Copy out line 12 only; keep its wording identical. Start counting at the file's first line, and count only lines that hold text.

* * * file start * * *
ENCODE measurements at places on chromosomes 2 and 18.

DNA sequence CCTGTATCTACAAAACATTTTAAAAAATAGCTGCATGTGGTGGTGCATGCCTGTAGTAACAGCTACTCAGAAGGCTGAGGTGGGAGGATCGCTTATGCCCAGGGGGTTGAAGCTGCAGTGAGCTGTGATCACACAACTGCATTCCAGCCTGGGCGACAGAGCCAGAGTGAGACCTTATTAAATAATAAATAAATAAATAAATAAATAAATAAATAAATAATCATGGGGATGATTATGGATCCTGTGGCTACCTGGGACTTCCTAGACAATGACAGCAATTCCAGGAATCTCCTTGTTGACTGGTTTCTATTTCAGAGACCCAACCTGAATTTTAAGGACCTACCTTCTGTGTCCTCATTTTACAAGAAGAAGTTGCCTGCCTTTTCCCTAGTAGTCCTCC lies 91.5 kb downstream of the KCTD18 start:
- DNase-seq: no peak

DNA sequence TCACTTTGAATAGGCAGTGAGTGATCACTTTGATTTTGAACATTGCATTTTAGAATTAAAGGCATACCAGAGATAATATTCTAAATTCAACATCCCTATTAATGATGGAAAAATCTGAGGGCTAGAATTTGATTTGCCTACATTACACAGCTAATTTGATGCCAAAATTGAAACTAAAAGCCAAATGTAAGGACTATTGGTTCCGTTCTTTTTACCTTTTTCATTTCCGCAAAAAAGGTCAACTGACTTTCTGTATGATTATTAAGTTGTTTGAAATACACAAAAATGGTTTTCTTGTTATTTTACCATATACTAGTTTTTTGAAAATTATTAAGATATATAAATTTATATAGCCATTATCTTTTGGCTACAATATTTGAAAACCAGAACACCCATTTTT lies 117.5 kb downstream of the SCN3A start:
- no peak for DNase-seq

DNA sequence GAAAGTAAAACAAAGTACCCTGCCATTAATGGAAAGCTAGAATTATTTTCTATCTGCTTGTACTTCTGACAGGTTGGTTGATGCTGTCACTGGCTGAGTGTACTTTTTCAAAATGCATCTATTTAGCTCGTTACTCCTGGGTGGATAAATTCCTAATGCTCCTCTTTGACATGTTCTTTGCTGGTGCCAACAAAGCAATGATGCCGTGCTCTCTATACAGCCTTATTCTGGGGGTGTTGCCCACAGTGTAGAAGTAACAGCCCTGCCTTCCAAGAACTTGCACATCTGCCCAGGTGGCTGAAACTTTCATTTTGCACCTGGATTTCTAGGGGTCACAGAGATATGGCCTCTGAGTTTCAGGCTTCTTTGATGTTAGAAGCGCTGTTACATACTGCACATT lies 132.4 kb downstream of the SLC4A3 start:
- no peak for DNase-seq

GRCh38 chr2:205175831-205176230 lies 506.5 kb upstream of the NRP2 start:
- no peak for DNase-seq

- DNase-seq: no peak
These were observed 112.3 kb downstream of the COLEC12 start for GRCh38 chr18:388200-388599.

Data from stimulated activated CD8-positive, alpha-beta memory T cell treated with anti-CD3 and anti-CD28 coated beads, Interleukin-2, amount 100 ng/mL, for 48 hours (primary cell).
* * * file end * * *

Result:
Data from stimulated activated CD8-positive, alpha-beta memory T cell treated with anti-CD3 and anti-CD28 coated beads, Interleukin-2, amount 100 ng/mL, for 48 hours (primary cell).